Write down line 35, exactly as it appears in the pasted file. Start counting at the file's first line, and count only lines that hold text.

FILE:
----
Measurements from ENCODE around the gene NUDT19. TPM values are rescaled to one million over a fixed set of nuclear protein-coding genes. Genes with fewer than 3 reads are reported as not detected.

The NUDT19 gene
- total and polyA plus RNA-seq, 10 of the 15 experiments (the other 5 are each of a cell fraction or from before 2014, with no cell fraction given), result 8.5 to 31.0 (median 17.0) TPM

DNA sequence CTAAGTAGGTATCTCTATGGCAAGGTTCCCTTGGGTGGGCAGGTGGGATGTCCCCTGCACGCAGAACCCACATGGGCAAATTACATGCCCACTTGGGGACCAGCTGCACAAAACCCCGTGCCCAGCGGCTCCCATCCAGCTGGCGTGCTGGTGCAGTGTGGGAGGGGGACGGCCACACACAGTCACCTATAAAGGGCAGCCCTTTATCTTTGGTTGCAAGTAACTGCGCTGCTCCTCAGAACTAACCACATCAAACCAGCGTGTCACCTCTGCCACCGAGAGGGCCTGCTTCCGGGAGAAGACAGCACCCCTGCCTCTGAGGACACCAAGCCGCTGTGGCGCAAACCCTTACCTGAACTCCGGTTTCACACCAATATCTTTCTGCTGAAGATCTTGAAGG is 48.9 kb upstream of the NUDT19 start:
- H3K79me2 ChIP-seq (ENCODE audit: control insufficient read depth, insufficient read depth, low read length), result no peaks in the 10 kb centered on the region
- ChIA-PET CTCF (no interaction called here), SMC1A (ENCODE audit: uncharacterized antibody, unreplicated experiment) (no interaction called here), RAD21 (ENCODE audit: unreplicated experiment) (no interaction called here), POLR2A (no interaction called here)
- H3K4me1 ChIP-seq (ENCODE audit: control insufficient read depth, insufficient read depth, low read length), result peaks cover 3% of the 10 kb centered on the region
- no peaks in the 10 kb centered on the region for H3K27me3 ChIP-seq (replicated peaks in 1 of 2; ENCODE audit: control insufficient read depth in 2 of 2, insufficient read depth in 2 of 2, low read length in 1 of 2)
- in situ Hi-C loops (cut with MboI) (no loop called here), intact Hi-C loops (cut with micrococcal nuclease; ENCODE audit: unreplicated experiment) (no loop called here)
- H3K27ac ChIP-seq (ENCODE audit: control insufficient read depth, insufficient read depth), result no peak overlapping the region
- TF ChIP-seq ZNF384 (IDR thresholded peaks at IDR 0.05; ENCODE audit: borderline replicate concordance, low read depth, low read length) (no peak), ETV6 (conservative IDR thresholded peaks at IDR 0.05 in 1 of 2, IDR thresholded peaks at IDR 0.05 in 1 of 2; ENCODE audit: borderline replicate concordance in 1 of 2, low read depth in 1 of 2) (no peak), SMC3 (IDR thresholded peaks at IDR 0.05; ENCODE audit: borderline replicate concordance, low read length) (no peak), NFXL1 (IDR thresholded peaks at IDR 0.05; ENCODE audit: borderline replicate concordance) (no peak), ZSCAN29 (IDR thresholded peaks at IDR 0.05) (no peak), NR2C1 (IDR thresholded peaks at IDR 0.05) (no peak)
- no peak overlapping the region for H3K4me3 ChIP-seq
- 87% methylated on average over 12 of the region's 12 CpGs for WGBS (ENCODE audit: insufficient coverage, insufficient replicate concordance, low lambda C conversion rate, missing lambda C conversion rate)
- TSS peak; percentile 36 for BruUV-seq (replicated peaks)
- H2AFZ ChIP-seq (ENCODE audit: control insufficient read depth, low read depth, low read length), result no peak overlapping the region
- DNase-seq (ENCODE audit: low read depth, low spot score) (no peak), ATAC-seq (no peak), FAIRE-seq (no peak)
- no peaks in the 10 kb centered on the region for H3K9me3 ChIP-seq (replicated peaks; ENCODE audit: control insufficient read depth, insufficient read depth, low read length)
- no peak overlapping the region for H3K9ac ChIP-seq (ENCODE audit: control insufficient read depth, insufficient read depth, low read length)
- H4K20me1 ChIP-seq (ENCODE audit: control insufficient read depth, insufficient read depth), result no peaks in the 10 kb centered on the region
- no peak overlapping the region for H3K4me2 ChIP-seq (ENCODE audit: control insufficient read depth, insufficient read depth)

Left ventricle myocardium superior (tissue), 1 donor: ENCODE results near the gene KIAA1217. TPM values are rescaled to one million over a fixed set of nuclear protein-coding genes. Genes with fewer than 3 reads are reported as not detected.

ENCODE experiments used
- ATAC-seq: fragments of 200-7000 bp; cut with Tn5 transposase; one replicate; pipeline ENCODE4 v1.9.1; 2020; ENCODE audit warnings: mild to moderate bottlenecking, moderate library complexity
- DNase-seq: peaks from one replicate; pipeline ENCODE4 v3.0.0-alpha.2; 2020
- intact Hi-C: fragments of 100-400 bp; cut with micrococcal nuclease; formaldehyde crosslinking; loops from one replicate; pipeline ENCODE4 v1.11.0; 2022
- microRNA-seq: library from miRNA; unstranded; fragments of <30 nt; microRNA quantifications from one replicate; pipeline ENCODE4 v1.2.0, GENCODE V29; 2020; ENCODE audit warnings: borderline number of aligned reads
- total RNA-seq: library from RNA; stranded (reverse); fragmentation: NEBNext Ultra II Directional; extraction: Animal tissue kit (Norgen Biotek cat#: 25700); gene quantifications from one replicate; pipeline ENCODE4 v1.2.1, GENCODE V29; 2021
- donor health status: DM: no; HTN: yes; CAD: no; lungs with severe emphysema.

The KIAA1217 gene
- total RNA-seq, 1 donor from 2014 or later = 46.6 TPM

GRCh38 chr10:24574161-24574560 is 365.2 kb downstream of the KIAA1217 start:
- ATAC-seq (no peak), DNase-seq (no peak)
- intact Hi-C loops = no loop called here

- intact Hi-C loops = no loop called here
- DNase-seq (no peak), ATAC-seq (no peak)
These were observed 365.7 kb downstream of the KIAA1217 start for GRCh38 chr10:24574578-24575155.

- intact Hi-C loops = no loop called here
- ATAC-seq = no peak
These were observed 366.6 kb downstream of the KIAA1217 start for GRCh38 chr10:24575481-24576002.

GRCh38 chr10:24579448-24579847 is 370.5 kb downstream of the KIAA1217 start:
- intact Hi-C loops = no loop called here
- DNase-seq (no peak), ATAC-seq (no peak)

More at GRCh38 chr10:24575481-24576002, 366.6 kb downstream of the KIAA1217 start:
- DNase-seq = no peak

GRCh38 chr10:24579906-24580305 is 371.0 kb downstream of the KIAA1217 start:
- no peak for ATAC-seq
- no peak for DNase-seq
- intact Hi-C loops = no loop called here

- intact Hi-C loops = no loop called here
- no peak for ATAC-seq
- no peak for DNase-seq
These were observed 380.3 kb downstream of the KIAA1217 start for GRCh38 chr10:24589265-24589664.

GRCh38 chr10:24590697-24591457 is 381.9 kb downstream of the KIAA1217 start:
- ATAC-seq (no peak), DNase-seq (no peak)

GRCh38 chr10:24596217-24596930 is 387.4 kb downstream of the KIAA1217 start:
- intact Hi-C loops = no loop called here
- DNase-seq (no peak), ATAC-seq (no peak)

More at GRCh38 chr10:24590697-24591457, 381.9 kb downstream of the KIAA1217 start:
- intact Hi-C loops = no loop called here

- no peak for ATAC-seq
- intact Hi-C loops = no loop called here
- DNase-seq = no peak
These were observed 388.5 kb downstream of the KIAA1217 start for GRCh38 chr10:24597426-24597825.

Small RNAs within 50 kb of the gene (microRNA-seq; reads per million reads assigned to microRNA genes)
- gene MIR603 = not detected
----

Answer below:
- DNase-seq (no peak), ATAC-seq (no peak)